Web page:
It looks like the British will soon have their own voice assistant complete with British accent, thanks to the BBC.
It has now emerged the BBC is working on the "Beeb" voice assistant for use with its own products. For example, the BBC website and the company's standalone iPlayer app. In fact, the company confirmed Beeb's existence in a blog post that took the form of an conversation.
That's a conversation between the BBC's Head of Service Development, Jeremy Walker and Beeb.
There's currently no word on whether the voice assistant will be compatible with BBC services and apps accessible in the U.S.
"Beeb" is a name commonly used in the UK to refer to the BBC. It seems the BBC itself is rather keen on the nickname as it is now expected to be the voice assistant's wake word.
Beeb is not only being designed to be more familiar with the British accent in general, but regional British accents as well.
Don't expect a smart speaker with a British accent
While it might seem a natural progression for most companies to launch an assistant followed by a smart speaker, that's not the BBC's plan. Instead, the company is far more focused on building the assistant with the sole purpose of servicing its existing products.
However, Walker also confirmed the assistant is being built with all devices in mind. More telling, the BBC appears to be willing to let third-parties use the assistant on their devices. Be they, smartphones, smart speakers or smart TVs. The BBC simply says it has no intention to release its own hardware to accompany the voice assistant.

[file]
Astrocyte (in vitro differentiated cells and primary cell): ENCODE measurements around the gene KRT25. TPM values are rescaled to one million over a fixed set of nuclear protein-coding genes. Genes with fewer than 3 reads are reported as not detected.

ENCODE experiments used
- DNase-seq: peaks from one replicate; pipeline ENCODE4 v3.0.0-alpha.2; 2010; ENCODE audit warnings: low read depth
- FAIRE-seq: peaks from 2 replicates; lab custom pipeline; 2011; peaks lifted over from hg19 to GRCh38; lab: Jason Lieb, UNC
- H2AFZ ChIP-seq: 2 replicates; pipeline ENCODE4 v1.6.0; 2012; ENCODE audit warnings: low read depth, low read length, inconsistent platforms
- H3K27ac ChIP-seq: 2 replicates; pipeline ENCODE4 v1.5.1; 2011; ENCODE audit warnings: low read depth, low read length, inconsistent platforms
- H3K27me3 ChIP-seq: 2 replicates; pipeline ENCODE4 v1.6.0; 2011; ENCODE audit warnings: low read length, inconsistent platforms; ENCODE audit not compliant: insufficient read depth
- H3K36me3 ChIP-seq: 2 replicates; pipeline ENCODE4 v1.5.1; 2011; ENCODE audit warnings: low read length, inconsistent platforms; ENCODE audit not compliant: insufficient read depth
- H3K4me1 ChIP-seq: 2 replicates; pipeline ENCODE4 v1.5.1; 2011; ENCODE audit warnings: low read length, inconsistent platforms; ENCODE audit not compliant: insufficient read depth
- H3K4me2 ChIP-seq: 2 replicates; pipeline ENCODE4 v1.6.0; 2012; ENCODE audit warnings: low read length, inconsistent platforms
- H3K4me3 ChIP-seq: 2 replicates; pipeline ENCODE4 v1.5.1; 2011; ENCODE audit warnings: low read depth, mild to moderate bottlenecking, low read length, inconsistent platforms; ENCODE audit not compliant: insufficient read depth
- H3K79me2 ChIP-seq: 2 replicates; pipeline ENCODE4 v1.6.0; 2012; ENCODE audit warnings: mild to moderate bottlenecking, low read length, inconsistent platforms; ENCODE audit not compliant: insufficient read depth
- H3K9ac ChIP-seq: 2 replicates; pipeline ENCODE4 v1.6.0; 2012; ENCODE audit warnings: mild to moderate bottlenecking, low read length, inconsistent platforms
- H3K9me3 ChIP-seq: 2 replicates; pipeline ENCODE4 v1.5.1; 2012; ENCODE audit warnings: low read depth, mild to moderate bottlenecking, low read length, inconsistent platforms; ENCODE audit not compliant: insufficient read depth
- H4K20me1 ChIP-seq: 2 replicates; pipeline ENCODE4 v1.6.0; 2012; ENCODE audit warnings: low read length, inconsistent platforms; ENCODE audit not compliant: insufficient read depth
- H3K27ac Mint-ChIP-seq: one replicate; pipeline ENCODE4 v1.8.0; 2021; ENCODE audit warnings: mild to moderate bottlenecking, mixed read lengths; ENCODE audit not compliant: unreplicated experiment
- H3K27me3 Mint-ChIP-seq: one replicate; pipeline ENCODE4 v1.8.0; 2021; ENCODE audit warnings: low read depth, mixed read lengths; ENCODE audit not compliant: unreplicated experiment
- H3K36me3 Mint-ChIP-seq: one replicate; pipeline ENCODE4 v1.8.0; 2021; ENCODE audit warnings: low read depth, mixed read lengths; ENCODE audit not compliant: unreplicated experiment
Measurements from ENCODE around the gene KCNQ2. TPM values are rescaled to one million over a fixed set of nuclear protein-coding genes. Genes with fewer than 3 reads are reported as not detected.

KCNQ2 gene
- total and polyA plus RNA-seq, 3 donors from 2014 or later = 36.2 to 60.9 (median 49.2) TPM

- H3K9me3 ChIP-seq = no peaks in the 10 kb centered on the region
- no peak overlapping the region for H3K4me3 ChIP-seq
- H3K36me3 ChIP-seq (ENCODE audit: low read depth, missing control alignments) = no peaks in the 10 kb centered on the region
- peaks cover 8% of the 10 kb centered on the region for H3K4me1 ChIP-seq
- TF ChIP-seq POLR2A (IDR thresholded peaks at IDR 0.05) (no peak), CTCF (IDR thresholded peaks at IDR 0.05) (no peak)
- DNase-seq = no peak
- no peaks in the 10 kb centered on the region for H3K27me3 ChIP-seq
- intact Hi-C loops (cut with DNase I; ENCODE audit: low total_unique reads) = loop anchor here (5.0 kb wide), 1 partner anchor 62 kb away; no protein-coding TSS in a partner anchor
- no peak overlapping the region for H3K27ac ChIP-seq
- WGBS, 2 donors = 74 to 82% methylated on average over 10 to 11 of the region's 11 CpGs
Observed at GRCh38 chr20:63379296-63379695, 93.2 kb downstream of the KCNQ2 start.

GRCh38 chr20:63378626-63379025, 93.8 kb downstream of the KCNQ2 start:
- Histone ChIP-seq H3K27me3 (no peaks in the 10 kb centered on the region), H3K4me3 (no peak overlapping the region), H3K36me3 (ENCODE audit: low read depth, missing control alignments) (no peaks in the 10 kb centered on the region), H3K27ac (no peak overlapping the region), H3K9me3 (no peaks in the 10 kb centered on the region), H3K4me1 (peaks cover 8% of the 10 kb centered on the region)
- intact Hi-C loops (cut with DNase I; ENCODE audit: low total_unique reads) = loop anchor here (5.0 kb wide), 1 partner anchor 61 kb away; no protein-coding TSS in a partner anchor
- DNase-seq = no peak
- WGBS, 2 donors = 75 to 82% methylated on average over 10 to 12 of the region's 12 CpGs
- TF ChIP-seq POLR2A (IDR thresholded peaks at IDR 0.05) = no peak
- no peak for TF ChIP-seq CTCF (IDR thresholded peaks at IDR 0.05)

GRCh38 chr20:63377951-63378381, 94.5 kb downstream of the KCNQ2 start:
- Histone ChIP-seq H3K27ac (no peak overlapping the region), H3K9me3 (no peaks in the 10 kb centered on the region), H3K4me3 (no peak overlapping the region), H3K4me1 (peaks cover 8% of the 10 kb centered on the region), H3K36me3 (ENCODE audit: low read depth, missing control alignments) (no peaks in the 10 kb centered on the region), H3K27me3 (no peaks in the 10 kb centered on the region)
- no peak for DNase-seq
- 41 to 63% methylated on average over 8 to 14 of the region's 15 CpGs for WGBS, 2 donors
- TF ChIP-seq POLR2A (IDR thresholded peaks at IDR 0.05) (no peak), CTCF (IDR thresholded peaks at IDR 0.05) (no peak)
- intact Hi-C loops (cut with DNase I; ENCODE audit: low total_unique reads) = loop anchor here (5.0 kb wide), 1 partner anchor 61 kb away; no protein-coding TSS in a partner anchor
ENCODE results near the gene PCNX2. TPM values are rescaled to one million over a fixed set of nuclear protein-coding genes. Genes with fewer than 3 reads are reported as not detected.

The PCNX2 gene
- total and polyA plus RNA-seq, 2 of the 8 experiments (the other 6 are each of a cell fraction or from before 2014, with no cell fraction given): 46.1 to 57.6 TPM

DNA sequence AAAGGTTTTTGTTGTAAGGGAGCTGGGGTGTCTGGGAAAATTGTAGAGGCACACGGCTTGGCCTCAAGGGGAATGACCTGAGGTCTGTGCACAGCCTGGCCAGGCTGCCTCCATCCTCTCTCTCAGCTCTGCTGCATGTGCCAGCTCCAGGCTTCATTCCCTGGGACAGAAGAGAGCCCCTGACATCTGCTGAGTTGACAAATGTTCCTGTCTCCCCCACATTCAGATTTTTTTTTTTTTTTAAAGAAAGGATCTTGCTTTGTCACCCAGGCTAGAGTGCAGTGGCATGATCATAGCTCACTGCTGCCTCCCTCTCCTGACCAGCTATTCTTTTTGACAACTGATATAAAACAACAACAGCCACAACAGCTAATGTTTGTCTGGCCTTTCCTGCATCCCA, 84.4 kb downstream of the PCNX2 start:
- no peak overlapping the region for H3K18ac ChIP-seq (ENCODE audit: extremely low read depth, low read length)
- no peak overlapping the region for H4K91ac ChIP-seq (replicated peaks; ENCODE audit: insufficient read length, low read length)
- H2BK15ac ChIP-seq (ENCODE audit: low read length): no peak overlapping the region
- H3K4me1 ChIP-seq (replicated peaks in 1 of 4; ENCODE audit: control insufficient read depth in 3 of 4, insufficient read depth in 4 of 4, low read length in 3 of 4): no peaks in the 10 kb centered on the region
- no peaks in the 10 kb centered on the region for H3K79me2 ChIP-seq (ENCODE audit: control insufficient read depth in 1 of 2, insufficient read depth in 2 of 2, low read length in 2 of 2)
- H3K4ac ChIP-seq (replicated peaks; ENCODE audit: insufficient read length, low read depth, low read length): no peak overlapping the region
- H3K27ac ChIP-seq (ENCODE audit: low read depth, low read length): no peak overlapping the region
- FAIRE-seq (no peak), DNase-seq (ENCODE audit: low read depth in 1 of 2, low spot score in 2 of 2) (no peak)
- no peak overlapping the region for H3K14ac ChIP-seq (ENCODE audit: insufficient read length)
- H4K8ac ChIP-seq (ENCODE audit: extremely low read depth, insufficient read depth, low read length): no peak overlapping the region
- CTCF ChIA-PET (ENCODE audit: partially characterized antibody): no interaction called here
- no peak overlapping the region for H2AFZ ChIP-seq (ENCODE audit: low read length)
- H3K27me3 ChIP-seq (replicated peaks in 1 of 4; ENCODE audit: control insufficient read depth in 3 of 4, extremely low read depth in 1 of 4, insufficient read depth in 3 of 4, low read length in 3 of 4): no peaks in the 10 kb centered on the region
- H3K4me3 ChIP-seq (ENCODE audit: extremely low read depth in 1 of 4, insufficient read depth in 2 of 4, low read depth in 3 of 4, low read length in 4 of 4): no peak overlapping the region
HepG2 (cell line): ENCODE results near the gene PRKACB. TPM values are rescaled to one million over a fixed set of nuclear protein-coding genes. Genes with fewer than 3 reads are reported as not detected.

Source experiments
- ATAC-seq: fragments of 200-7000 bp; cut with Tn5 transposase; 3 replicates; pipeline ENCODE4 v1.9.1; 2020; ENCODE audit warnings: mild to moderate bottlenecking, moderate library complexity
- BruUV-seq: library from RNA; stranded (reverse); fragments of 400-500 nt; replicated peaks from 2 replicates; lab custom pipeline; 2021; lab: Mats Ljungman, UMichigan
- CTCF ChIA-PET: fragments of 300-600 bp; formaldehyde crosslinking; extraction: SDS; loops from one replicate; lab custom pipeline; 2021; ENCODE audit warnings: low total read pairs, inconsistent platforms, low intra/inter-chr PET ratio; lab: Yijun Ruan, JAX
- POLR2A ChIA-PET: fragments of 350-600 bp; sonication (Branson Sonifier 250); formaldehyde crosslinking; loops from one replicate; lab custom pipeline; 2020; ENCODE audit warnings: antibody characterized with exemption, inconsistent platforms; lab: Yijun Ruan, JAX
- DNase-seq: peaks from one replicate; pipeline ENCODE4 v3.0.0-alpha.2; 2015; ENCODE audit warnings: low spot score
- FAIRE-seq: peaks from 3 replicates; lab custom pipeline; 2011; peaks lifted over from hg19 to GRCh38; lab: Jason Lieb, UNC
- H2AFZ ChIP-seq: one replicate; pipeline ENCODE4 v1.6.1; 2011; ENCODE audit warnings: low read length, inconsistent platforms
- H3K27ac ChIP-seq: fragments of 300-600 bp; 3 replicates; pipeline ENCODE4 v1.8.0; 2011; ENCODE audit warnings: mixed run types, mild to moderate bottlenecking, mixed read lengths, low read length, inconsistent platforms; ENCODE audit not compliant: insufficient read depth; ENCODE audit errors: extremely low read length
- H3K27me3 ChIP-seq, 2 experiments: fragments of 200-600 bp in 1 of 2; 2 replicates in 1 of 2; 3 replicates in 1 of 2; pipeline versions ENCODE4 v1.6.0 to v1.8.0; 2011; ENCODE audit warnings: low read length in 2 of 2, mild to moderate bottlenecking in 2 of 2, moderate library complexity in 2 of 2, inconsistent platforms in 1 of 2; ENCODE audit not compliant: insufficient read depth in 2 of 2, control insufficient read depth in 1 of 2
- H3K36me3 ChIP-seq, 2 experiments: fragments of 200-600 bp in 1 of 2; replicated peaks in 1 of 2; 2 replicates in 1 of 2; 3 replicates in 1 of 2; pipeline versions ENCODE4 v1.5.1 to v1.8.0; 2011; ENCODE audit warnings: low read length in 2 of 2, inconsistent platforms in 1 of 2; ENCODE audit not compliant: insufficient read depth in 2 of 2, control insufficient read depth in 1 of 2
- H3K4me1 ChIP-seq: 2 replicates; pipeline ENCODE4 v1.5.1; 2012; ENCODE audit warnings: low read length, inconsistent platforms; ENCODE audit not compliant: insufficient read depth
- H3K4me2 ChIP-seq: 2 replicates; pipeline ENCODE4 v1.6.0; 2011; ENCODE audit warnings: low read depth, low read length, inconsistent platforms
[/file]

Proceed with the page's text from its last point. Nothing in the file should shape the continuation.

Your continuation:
Interestingly, Walker name-drops both Alexa and Google Assistant and the issues facing those voice assistants around data collection. Walker goes on to explain the BBC is a trusted brand and suggests Beeb might act as a way for its users to avoid interacting with Alexa and Google Assistant. A number of BBC services already support one or both voice assistants.
Of course, some will likely have their own concerns regarding the BBC's intention to collect user data.
Data is particularly important to the BBC
While any company will likely admit that data is important to them, the BBC is a bit different due to the license.
Residents in the UK are expected to pay a licence fee to access BBC services. This has always been a bit of a debating point for some. On the one hand, there's no additional yearly or monthly costs associated with access to BBC shows and content. However, the licence fee is not really an opt-in or out service like most other services. Basically, if you have a TV in the UK, then you are expected to pay the licence fee.
It is feasible an assistant might prove to be an additional layer that can help the BBC determine who exactly is listening or watching, and where they are.
The BBC expects to officially launch its Beeb voice assistant next year.